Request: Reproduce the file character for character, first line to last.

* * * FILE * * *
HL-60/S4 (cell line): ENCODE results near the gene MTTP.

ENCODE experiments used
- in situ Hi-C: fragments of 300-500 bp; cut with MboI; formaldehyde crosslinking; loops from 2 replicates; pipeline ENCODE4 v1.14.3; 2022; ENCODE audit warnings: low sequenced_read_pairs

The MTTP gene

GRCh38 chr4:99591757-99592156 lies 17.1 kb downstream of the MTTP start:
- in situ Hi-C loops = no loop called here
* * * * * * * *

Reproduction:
HL-60/S4 (cell line): ENCODE results near the gene MTTP.

ENCODE experiments used
- in situ Hi-C: fragments of 300-500 bp; cut with MboI; formaldehyde crosslinking; loops from 2 replicates; pipeline ENCODE4 v1.14.3; 2022; ENCODE audit warnings: low sequenced_read_pairs

The MTTP gene

GRCh38 chr4:99591757-99592156 lies 17.1 kb downstream of the MTTP start:
- in situ Hi-C loops = no loop called here